“Religion is an insult to human dignity. With or without it you would have good people doing good things and evil people doing evil things. But for good people to do evil things, that takes religion.”

  • http://about.me/mikelbutler Mikel

    I don’t think the picture assumes there aren’t people who oppose same-sex, in fact I’d say the picture reflects your sentiment. The reason why the opposition has gotten quiet is exactly because it’s become “unfashionable” to voice said opposition in public. With the increasing population of next-genners accepting the reality of mixed races, it becomes likewise increasingly unacceptable to be so vehement and vocal against the issue. So 40 years from now when the next 2-4 generations see the pictures of today’s protesters against marriage equality, they’ll likely be made to feel hopefully a little stupid when it turns the world survived and no one cares.

  • kenmeer livermaile

    I was born in S Carolina. I believe you’re right.

  • CT

    I’m in NC and me and my dh agree that it’s unlikely any law would pass here allowing interracial marriage if such a thing were permitted to be voted on.

  • Mahousniper

    Ironically, it seems to me that you see a lot more racial hatred in minorities these days than you do from white people. At least openly.

    • Custador

      I suspect it’s more generally accepted within minority demographics because there’s a them-and-us thing going on. That said ¡POTENTIALLY CONTROVERSIAL / RACIST THOUGHT WARNING! there are aspects of black culture in America that strike me as severely self-indulgent bullshit. I’m thinking particularly of some black celebrities (Whoopi Goldberg springs to mind) who refer to slave times as if they personally have suffered the indignity and heartbreak of being kidnapped and forced to work. It strikes me that there’s enough current, modern-day racism around without trying to claim retroactive societal karma points for the suffering of people long dead who you’ve never met. Indeed, like all false claims, it serves to diminish the credibility of genuine complaints.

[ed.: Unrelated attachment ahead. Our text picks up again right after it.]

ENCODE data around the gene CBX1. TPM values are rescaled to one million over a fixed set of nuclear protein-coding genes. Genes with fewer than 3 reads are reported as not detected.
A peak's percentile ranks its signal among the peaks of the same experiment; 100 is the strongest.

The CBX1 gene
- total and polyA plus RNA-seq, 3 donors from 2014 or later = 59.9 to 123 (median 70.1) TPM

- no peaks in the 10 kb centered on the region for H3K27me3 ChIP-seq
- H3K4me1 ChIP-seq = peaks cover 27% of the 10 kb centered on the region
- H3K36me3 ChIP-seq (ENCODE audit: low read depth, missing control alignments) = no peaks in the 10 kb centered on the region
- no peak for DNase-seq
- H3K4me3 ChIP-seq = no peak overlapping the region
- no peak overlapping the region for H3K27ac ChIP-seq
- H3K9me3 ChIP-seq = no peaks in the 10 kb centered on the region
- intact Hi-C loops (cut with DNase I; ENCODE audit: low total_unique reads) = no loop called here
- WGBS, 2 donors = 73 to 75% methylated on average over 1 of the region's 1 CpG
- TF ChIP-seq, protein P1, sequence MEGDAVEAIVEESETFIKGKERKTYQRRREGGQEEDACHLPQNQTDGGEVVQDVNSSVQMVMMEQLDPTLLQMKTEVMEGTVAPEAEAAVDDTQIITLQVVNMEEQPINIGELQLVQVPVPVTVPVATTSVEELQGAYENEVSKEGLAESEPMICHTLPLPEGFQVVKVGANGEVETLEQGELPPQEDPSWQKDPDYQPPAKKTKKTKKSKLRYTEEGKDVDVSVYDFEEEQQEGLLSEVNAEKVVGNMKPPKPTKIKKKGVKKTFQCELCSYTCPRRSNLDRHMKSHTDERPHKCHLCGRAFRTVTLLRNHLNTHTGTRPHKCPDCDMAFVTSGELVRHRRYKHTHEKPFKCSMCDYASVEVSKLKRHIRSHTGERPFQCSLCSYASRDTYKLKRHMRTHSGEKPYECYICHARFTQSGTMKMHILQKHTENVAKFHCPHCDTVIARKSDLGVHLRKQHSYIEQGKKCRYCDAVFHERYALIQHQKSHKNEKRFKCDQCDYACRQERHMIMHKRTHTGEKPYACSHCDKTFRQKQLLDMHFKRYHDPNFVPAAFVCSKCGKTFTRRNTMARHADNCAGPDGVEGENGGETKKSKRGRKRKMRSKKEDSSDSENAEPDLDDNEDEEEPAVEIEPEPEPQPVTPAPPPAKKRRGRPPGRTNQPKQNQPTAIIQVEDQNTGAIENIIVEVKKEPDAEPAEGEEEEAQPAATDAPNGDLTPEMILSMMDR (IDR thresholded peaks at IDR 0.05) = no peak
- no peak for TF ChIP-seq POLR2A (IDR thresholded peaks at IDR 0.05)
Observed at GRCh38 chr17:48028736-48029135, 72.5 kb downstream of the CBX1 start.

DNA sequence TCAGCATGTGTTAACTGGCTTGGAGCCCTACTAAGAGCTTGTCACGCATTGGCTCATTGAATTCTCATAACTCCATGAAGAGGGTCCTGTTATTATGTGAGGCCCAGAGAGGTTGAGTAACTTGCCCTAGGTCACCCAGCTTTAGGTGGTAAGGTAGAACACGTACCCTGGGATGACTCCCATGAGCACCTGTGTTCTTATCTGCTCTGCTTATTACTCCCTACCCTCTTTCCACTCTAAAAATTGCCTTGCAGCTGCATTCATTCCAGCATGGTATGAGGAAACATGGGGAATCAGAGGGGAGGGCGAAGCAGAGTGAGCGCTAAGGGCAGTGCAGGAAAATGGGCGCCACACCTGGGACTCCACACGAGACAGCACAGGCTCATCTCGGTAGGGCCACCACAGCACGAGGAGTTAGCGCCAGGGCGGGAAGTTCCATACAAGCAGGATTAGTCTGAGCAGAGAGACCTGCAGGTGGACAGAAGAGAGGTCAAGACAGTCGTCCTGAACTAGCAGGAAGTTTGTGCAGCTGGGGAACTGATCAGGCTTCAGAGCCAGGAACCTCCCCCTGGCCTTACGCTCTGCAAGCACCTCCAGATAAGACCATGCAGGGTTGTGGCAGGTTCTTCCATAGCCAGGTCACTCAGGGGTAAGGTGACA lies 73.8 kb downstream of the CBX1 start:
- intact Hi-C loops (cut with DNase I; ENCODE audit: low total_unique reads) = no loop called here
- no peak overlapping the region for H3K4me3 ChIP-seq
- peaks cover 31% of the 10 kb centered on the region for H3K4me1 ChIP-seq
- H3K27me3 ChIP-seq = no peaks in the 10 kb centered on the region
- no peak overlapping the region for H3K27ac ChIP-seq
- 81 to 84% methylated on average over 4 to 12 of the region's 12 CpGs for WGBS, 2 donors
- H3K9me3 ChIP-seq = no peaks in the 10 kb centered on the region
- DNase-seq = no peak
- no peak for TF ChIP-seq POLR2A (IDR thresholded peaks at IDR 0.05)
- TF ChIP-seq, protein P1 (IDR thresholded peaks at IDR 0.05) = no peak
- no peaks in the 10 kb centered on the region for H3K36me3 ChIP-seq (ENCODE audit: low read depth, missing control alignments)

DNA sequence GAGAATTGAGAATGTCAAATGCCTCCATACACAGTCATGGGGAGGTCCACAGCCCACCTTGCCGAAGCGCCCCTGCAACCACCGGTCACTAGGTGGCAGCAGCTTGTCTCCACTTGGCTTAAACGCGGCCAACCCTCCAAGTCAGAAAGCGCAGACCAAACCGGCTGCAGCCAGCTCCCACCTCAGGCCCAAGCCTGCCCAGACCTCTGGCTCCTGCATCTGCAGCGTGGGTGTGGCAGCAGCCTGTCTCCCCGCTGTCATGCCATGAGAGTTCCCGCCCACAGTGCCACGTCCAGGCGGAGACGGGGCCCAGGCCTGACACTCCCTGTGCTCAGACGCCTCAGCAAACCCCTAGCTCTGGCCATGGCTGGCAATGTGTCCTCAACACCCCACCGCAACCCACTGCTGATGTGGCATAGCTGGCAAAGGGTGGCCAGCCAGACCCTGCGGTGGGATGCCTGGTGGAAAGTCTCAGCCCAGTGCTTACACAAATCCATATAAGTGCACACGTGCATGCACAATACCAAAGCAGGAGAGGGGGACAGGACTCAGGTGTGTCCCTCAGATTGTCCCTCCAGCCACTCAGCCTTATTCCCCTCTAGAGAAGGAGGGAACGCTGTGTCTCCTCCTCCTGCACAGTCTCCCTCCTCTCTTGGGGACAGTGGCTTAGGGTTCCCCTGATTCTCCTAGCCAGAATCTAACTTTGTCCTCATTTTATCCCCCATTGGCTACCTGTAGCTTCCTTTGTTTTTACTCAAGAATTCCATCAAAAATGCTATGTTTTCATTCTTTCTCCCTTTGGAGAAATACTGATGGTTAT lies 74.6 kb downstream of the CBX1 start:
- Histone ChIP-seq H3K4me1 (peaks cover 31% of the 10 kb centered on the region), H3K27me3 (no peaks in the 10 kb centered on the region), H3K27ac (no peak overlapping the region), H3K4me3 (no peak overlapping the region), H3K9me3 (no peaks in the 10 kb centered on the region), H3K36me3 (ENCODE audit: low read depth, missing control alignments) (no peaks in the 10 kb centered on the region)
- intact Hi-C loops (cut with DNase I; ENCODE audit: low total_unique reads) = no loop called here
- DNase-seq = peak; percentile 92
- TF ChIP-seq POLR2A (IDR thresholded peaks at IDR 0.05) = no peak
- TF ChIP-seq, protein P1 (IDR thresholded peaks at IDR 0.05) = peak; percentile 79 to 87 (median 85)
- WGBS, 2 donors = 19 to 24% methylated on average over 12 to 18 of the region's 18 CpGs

• Ken

    We do seem to be seeing more racist and intolerant behaviors as the 21st century progresses, and I wonder if this is simply a function of the greater access wingnuts have to disseminating their views. We know that nutjobs, like the poor, will always be with us, but they were easier to ignore when they were shouting on street corners, and the rain helped. Reading Yahoo comments is just depressing as a showcase of completely loony statements, with moderating views consistently ridiculed and assaulted.